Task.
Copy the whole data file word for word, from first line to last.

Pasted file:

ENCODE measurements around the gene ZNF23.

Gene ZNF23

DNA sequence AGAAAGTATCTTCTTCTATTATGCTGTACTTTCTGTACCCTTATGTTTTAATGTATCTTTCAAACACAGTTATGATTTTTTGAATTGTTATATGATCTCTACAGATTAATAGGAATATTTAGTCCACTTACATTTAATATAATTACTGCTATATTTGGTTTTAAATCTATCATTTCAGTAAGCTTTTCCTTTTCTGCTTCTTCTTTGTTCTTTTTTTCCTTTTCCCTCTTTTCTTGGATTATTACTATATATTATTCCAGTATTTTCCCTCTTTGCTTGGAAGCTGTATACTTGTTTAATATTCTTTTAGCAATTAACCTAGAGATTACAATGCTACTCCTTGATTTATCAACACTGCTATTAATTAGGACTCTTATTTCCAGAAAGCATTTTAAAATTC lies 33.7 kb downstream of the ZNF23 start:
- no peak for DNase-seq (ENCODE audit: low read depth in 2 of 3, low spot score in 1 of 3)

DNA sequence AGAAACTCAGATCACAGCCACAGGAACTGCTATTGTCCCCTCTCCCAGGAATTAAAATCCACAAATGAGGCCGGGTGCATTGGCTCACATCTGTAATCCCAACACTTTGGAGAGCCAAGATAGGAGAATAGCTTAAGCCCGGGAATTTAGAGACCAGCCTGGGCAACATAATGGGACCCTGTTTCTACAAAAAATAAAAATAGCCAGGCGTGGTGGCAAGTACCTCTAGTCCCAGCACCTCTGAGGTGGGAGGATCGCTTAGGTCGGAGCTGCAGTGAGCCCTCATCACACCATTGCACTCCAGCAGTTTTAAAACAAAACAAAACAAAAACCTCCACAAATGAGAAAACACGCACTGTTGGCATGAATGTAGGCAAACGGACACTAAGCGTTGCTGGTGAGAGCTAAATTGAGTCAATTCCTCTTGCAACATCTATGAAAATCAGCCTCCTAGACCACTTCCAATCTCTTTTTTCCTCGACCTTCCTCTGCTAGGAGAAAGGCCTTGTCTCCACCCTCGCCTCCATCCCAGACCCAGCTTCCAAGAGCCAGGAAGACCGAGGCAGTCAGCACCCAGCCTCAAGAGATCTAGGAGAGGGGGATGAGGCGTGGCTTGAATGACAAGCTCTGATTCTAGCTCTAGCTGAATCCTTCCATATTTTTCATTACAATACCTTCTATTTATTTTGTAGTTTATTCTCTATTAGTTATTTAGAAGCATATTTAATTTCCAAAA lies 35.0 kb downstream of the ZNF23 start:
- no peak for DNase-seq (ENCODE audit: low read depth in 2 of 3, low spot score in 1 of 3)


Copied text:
ENCODE measurements around the gene ZNF23.

Gene ZNF23

DNA sequence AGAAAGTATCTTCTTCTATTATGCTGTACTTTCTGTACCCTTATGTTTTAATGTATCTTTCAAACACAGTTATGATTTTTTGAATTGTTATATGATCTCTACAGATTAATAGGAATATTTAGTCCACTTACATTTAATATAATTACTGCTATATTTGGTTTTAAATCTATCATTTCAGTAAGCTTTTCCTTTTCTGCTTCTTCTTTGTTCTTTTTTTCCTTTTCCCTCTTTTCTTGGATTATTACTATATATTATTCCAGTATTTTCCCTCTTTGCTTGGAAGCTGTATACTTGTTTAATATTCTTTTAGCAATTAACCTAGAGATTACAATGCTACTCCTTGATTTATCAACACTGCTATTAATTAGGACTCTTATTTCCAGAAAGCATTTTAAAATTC lies 33.7 kb downstream of the ZNF23 start:
- no peak for DNase-seq (ENCODE audit: low read depth in 2 of 3, low spot score in 1 of 3)

DNA sequence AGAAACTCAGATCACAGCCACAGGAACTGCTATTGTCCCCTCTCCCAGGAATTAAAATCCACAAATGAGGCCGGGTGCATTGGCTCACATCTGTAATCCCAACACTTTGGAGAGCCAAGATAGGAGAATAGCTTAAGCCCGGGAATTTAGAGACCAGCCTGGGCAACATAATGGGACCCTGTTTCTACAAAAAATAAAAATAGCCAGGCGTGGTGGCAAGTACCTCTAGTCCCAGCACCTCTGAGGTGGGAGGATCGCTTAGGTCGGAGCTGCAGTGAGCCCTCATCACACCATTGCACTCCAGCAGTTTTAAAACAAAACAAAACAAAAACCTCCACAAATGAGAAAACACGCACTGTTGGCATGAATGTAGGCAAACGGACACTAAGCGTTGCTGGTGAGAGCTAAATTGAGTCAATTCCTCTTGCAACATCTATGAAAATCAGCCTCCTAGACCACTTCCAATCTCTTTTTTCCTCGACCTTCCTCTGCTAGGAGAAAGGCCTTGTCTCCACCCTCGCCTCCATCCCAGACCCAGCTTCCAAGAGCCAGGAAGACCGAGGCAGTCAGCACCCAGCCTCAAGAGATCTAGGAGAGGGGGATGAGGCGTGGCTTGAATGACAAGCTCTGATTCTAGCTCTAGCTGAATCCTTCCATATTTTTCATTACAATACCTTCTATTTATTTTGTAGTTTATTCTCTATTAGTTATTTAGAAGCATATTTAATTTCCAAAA lies 35.0 kb downstream of the ZNF23 start:
- no peak for DNase-seq (ENCODE audit: low read depth in 2 of 3, low spot score in 1 of 3)